TEEN ANGST LEADS TO “PURGATORY HOUSE”

Being a teenager can really suck. Many turn to forms of self-destruction in order to deal with their problems. But there are those that channel their frustrations into something creative. Take Celeste Davis for instance, at the age of 13, she poured her troubled emotions into a story called “Purgatory House.”
“Purgatory House” chronicles the after-life journey of a lonely, teenage girl (played by Davis), who abandoned her life on earth to go to a better place, the place she would finally belong. Instead, she finds God – a drag queen game-show host, who doesn’t look kindly on suicide and awards her an all expense paid trip to the Purgatory House. There, she must watch her family and friends continue to live without her via a giant TV set, while she remains 14-years-old forever.
Meeting Davis through the Big Sisters of Los Angeles Program, an organization that pairs at-risk girls with female mentors, actress turned director/producer Cindy Baer got a look at “Purgatory House” and knew she had to turn it into a film. “This piece was like nothing I’d ever read before,” said Baer. “Celeste had created an entertaining story while unintentionally exposing an unsettling matter-of-fact teenage reality. I was amazed at how clearly I could see the influence of the society we live in today reflected back at me through this newly 13-year-old girl.”
Baer suggested that they turn “Purgatory House” into a short video that Davis could star in. But after Davis, now at the age of 14, finished the final draft of the screenplay, Baer felt strongly that Davis’ story must be produced in its entirety.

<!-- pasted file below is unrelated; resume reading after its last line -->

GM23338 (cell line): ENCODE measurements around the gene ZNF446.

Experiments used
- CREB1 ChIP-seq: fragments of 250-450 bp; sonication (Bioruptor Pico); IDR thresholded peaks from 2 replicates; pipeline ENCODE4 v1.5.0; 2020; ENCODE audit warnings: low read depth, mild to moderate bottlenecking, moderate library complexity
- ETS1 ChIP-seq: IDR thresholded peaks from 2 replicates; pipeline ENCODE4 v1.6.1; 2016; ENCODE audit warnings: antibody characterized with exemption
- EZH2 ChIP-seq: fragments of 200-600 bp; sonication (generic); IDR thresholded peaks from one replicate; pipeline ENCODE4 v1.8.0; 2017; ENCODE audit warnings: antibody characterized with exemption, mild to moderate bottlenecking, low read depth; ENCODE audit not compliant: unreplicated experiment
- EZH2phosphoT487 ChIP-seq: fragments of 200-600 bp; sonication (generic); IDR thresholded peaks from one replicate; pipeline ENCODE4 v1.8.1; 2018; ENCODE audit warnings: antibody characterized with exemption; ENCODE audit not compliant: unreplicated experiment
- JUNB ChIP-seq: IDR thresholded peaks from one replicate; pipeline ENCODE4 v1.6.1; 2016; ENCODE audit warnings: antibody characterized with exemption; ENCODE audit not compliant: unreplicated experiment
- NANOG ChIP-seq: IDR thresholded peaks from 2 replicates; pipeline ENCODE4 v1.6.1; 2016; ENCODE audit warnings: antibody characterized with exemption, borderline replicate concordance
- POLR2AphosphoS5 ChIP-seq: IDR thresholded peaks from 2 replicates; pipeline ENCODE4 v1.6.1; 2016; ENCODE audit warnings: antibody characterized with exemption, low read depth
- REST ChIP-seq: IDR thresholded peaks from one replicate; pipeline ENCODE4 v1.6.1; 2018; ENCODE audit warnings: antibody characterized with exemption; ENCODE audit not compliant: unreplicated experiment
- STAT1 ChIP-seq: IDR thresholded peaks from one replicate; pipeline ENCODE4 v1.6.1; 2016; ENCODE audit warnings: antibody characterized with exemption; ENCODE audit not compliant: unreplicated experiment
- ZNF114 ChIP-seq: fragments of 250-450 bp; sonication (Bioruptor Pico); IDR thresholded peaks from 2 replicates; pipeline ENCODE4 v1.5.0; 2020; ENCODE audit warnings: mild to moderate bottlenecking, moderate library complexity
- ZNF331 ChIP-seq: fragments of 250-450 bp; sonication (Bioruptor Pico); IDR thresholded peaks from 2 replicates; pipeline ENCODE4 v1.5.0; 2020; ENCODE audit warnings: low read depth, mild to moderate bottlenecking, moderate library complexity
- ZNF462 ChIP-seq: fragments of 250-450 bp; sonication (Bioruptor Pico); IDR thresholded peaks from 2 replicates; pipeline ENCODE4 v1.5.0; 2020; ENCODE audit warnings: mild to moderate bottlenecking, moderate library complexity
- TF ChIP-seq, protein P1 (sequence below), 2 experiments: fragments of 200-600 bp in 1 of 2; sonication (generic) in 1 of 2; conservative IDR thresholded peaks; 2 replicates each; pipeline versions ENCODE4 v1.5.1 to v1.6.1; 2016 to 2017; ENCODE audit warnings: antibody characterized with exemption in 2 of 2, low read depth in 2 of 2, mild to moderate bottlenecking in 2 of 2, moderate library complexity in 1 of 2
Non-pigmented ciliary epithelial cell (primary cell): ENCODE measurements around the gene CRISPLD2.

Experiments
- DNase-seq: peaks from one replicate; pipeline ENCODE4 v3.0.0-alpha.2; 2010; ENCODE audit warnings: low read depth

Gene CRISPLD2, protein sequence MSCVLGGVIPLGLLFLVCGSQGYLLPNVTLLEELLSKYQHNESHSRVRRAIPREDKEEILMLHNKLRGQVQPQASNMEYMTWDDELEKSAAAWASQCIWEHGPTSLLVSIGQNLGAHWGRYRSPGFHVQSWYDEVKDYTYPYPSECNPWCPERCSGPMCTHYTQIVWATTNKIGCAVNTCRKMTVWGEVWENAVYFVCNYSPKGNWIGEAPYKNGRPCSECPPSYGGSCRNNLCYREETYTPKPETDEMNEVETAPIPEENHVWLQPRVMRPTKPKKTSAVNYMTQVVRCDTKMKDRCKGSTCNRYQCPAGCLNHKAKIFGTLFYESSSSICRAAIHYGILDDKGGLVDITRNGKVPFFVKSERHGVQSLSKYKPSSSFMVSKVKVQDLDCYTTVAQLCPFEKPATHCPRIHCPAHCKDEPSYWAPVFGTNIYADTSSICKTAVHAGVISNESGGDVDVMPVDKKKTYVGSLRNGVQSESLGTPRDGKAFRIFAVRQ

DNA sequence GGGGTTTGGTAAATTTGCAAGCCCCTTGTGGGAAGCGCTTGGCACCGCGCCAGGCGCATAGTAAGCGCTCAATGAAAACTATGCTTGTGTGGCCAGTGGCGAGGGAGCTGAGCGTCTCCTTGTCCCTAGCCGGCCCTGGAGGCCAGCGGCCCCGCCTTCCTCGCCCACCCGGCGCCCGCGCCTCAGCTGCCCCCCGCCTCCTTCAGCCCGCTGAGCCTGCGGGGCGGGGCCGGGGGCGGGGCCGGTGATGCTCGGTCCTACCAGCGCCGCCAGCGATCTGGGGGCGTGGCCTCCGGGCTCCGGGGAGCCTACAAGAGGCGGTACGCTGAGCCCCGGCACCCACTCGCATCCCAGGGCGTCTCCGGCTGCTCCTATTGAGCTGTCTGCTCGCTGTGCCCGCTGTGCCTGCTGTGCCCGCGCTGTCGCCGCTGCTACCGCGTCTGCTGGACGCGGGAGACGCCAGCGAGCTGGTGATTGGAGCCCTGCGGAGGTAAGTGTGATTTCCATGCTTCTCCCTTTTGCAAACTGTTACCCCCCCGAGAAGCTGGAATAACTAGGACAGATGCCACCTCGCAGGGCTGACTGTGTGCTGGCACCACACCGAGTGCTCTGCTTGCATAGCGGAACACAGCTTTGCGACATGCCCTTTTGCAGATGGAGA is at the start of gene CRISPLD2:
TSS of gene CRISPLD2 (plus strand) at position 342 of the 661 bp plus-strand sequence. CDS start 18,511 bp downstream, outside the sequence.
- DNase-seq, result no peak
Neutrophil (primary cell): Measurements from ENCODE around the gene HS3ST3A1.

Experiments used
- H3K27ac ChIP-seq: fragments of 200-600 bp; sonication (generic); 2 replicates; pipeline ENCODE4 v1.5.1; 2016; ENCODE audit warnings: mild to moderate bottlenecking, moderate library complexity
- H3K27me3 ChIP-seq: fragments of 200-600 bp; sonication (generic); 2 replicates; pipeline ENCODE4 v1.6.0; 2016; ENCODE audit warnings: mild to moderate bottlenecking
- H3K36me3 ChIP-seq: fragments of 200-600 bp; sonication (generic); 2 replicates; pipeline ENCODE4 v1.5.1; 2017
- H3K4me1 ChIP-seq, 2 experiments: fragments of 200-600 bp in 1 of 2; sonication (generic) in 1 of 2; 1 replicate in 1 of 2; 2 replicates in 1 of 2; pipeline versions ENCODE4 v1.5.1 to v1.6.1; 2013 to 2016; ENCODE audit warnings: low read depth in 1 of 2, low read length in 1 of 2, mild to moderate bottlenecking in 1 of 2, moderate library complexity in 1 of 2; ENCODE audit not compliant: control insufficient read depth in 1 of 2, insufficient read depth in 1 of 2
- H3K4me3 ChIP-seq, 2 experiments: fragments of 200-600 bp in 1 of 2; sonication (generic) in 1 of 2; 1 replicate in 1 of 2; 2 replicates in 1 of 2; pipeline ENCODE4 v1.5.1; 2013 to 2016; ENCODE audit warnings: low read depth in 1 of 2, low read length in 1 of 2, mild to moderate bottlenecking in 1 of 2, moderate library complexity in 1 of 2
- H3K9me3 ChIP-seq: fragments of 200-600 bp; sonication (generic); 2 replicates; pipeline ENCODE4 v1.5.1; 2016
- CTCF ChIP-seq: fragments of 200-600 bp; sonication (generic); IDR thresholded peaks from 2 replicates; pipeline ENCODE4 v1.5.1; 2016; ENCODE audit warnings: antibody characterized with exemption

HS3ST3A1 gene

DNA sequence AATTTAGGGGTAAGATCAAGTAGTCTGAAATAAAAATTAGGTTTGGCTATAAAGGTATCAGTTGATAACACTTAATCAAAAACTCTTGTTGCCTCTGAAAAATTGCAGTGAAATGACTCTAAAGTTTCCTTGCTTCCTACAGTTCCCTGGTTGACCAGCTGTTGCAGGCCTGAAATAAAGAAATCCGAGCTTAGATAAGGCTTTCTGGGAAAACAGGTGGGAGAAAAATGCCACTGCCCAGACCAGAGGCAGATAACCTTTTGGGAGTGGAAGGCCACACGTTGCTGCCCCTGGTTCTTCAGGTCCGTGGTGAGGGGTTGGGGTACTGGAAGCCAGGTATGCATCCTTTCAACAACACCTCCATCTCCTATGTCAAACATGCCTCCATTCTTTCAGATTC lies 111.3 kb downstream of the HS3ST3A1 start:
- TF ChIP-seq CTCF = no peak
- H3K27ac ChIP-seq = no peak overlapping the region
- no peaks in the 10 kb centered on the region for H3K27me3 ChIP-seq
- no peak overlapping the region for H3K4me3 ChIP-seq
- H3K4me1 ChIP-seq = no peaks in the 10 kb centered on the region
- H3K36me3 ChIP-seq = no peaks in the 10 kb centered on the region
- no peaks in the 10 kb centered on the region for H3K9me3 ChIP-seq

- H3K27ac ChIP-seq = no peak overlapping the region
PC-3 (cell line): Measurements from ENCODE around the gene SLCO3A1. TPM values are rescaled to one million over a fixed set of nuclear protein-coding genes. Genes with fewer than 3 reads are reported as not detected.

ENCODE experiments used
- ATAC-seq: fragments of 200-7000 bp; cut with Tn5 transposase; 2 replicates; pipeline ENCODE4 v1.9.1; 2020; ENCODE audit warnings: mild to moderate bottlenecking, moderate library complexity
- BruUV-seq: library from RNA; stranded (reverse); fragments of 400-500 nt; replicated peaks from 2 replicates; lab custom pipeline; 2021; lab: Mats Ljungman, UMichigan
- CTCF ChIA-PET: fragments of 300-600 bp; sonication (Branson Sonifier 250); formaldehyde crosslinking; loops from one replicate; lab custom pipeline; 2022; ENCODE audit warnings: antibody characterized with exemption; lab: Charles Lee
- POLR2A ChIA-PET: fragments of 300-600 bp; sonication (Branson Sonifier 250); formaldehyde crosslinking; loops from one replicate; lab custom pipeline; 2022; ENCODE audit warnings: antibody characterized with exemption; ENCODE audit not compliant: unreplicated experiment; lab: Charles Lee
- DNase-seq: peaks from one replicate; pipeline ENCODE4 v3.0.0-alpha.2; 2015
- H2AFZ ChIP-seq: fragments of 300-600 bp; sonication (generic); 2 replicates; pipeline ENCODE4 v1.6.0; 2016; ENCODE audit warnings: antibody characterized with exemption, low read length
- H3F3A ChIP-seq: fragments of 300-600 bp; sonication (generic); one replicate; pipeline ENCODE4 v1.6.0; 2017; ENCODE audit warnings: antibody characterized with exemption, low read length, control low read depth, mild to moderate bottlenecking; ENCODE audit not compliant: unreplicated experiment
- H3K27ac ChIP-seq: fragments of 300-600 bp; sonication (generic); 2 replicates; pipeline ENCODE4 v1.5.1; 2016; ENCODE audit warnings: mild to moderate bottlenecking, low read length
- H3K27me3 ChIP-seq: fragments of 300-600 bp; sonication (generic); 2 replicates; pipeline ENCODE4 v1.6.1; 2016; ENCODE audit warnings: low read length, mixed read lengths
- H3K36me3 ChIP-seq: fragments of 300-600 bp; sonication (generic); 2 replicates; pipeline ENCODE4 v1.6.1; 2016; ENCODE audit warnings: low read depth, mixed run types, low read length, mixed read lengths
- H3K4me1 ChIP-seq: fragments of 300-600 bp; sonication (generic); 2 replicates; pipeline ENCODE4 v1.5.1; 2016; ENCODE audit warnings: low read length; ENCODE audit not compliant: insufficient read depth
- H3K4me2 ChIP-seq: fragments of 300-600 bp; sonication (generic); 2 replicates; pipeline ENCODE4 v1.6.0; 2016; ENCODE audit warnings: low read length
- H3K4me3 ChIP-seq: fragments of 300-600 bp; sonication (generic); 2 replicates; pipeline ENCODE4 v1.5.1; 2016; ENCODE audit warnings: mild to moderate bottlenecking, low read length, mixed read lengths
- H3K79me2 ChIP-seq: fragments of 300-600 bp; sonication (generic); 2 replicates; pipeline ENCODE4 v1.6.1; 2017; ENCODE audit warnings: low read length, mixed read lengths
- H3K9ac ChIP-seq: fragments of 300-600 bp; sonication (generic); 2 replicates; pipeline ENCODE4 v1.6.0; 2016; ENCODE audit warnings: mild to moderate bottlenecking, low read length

Others agreed including Tim Smith, marketing and training manager of Canon U.S.A. Inc. “We feel Celeste’s story is one that must be told. Her voice represents the voice of many teenagers who cannot always find a way to express themselves,” said Smith. Canon supported the project by donating the use of two complete XL1S packages, which made “Purgatory House” the first feature to use these new cameras.
“Purgatory House” features many ambitious visual effects, including extensive blue and green screen shots which were composited into virtual and real sets, taking about 11 months to complete.
Davis may inadvertently wind up with the distinction of being the youngest sole screenwriter to have a feature produced.
For more on the film, visit the Purgatory House website.




Posted on July 11, 2003 in News by
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